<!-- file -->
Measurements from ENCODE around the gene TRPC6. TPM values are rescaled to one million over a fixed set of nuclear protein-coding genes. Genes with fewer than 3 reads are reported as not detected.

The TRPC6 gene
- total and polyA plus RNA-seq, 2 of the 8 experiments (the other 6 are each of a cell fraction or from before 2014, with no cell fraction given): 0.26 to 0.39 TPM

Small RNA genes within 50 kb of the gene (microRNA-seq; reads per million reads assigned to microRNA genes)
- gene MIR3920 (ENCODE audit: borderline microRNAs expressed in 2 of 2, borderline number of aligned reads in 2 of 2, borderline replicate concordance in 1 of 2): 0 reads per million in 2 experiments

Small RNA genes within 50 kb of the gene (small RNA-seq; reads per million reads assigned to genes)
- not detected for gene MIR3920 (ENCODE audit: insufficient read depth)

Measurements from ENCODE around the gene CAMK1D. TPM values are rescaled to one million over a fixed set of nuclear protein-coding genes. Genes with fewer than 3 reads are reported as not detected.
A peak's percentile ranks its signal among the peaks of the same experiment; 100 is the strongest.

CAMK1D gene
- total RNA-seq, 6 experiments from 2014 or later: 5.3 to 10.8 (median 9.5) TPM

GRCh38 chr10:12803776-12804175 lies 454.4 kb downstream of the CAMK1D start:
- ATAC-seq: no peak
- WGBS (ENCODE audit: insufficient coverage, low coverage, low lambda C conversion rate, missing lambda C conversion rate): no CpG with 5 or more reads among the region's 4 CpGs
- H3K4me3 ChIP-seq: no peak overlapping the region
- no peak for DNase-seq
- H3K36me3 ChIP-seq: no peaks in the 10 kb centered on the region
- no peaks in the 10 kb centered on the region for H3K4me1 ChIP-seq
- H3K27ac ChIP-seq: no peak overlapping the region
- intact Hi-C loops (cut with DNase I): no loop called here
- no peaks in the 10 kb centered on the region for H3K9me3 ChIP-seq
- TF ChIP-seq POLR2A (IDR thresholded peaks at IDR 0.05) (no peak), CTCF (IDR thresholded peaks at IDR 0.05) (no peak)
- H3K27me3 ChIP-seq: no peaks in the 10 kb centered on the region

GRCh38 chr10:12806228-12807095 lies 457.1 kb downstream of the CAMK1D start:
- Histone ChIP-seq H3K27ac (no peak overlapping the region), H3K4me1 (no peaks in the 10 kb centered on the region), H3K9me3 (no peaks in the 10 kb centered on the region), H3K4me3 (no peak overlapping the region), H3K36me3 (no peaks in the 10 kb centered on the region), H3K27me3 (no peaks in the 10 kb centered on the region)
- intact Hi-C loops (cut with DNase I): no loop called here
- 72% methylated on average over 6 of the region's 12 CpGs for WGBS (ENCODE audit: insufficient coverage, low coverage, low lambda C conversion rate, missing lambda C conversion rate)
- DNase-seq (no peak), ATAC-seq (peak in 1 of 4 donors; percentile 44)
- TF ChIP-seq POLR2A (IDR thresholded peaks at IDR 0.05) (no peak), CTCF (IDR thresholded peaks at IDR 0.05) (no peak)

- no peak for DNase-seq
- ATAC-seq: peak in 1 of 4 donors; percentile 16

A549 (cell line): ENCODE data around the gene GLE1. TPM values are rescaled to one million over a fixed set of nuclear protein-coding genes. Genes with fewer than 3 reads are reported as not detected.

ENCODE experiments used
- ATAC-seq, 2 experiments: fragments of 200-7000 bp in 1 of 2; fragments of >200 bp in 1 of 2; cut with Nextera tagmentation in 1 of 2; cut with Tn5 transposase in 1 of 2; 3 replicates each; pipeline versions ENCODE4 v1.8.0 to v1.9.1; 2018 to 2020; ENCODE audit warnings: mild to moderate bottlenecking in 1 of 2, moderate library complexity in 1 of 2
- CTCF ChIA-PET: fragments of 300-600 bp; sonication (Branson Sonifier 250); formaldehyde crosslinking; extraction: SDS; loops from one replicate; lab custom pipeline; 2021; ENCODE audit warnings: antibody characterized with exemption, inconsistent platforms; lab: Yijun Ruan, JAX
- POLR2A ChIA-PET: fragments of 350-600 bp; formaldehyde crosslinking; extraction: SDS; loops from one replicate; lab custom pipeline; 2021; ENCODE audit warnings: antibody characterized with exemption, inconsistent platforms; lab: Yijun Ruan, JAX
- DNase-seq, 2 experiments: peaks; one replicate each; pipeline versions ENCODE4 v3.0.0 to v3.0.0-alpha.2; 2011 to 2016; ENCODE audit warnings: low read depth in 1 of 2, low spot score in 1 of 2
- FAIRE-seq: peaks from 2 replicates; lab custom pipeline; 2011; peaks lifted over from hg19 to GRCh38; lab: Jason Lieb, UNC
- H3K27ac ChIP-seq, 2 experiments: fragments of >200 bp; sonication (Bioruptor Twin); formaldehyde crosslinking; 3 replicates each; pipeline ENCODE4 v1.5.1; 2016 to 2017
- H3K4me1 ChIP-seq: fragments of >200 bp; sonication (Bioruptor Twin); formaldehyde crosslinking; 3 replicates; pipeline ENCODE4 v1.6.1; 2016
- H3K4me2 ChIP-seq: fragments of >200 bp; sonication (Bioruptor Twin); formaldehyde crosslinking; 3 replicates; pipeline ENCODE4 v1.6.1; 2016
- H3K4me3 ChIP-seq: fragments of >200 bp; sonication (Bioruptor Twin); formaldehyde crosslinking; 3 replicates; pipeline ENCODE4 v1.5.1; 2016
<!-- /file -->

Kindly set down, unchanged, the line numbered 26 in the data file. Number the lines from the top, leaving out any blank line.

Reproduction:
- intact Hi-C loops (cut with DNase I): no loop called here